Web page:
Raya Dunayevskaya 1956

Death, Freedom and the Disintegration of Communism

Source: News & Letters, Tuesday, November 27, 1956;
Transcribed: by Kevin Michaels.

This piece appeared as Dunayevskaya’s regular column, “Two Worlds: Notes From a Diary.”

Death and starvation stalked the streets of Hungary as the rebel radio sent out its last SOS. “We are quiet. Not afraid. Send the news to the world.”

The news to the world about five days of freedom revealed more than courageous fighting.

It showed that you can not kill the idea of freedom. That idea does not float in heaven. People live by that idea.

Overnight the one-party system disintegrated and various political parties reappeared along with small newspapers and radio stations.

Peasants and soldiers united with city workers – spearheaded by the incredible youth who braved Russian tanks.

Hundreds of local and district organizations, from the Hungarian Revolutionary Youth Party to old parties, including both Smallholders and Social Democrats appeared.

So total was the wrath of the people against Russian Communism, that the Hungarian Communist Party tried to appear under a new guise. The temporary puppet leader, Janos Kadar, reorganized it as the “Socialist Workers Party,” but no one took that seriously. Indeed it was the same old communism which, while promising withdrawal of the Russian troops and a different way of living, was conspiring to bring back the Russian tanks and troops in force.

The first news to the world was about five days of freedom from Russian tyranny and from Hungarian communist barbaric 10,000-man secret police. And now, the news is that the wrath of a people is being stifled by a force of 4,500 Soviet tanks, crack paratroops, MVD storm guards and a quarter of a million Russian infantry!

The massacre of the daring young Freedom Fighters has not, at this moment, crushed the revolt.

After a full week of fighting, the uranium mines have been blown up. The workers are still out on general strike and there is neither transport nor production. The Hungarian people are choosing death rather than accept Russian totalitarianism.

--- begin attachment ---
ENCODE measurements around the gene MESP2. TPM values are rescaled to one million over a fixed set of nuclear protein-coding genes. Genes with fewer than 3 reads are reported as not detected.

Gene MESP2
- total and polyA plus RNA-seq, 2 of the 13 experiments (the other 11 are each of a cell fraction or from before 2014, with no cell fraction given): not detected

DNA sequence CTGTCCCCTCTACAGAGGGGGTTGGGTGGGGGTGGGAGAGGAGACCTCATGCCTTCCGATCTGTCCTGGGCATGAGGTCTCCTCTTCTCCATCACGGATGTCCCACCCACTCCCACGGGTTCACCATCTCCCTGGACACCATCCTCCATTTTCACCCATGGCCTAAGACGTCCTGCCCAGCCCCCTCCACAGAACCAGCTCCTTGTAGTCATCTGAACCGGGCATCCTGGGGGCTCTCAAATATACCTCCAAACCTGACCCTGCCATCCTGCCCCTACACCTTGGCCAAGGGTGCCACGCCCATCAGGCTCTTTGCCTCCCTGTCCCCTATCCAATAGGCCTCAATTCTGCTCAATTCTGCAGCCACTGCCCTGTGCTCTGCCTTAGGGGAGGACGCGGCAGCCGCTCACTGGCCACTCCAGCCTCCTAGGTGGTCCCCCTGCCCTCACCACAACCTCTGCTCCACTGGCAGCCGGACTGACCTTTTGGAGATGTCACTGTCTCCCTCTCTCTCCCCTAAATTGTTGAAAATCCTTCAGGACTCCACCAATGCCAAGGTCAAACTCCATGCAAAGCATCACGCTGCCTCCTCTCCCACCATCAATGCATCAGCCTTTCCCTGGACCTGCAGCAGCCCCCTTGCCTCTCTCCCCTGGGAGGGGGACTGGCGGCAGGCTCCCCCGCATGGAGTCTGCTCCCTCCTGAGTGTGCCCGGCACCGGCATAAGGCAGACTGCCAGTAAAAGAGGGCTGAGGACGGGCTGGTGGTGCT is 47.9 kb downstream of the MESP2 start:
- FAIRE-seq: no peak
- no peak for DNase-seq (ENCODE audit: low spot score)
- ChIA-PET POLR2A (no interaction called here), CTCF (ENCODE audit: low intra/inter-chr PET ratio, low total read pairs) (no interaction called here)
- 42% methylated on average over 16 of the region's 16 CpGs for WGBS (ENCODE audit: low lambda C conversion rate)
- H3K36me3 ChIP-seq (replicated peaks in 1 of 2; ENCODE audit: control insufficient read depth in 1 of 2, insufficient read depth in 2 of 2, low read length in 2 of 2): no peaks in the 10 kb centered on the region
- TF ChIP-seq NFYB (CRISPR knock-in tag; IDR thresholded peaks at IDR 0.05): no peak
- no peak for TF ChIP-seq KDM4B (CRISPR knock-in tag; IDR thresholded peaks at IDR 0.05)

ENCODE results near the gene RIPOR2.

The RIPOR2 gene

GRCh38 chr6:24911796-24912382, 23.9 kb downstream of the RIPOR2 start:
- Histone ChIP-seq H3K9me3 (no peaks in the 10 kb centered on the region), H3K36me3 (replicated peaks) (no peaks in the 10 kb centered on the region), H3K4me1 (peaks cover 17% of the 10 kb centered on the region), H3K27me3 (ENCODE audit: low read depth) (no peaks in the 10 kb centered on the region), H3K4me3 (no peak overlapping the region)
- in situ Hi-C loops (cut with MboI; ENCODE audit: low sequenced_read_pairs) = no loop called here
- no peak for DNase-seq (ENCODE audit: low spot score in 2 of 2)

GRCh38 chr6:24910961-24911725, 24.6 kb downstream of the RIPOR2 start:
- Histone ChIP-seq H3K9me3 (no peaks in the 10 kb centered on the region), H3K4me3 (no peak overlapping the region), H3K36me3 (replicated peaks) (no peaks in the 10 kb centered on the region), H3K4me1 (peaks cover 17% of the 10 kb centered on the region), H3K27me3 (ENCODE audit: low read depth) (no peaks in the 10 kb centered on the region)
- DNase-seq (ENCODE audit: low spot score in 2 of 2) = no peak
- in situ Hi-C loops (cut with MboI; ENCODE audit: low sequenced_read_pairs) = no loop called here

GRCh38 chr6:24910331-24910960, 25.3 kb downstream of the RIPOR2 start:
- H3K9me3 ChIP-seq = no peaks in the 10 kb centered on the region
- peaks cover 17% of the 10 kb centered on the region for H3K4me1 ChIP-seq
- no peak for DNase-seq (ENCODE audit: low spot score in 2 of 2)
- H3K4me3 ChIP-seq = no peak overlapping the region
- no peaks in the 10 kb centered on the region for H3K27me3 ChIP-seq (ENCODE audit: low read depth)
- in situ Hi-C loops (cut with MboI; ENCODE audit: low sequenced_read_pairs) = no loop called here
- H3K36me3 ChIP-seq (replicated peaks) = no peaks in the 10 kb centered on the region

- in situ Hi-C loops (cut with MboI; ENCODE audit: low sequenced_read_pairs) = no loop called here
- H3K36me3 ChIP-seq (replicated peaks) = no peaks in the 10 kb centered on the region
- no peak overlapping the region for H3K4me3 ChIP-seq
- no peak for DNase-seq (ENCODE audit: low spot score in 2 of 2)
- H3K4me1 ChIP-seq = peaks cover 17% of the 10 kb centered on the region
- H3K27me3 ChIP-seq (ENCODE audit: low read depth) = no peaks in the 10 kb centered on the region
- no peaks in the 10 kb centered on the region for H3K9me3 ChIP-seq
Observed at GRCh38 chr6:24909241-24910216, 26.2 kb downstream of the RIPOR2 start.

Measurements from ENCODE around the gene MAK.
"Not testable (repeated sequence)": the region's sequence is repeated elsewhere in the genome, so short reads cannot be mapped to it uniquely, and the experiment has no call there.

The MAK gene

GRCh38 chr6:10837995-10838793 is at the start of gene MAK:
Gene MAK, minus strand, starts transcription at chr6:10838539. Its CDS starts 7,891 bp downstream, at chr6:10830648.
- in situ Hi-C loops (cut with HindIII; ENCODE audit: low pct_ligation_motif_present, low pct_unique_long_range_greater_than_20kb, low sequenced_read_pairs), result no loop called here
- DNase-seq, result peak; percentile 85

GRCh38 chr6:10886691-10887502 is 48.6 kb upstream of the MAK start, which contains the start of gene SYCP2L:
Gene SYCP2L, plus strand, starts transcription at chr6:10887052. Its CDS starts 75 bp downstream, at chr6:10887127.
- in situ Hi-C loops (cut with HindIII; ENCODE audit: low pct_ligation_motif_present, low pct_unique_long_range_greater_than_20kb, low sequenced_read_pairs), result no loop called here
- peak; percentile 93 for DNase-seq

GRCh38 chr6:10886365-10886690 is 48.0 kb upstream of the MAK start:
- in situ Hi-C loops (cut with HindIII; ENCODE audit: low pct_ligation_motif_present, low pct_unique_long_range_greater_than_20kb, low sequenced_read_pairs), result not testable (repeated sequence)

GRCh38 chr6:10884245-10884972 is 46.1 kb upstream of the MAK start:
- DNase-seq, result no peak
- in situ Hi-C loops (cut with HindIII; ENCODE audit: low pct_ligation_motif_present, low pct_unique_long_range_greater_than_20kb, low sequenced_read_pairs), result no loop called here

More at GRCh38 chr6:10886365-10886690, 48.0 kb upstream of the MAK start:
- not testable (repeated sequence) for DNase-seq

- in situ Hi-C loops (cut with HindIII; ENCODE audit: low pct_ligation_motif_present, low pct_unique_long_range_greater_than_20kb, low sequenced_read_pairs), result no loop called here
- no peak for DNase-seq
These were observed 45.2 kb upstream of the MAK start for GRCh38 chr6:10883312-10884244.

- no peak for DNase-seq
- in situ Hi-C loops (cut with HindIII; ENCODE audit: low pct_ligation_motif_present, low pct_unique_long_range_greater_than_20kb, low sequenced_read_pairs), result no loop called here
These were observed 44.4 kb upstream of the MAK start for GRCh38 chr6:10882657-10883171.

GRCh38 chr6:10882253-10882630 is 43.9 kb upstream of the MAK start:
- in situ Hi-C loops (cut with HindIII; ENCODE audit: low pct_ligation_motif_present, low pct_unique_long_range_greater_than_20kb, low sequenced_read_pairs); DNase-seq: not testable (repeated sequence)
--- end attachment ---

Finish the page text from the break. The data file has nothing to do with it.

Both Sides On “The Other Side”

Ever since the Russian counter-revolution moved in, the radio on this side of the Iron Curtain has been no better than the one on the other side.

First, they have taken the Russians’ word for it that the revolution has been totally crushed.

Then, they announced that there evidently was “sporadic” fighting but, while the continued resistance was brave it was “pitiful.”

And now, the whole pack of journalists, led by “the pundit” – Walter Lippman – under the pretense of being for “maintaining the peace” – favor the Tito and Gomulka type of Communism rather than the independent, “useless,” dying of the Hungarian revolutionaries.

While doing nothing, the Western Big Power leaders are all busily horning in on the deeds of the courageous fighters to glamorize themselves with the blood of the Freedom Fighters.

While the Hungarians are dying by the thousands and asking for action, not for words – everyone, from President Eisenhower through Tito of Yugoslavia, (not to speak of Portugal, which is hardly known for its “democracy”), is big on words and zero on action.

No wonder “the West” cannot possibly become a polarizing force for those who want a totally new way of life and control of production.

They Will Not Disappear

The revolutionary forces now unloosed cannot be overcome by sheer force. They may be forced underground but they will not disappear. Nor will their impact be exhausted within the national boundaries of Hungary.

Already, in Western Europe, we see the beginning of the disintegration of the mass Communist Parties. Ever since the end of World War II, the West European people – veering sharply against the private capitalism that they knew and hated because it had brought them two world wars in one lifetime – had turned to Russian Communism, literally by the millions.

They now see Russian Communism as but another name for state capitalism. They are tearing up their Communist Party membership cards by the thousands. The question is: Where will they go now that they see both poles of world capital – United States and Russia – striving for world domination? I will take up this question in my next column. For now, we must stress that this tearing up of the C.P. membership cards stands on a par with the Hungarian revolution itself in showing a road to freedom out of the totalitarian stranglehold.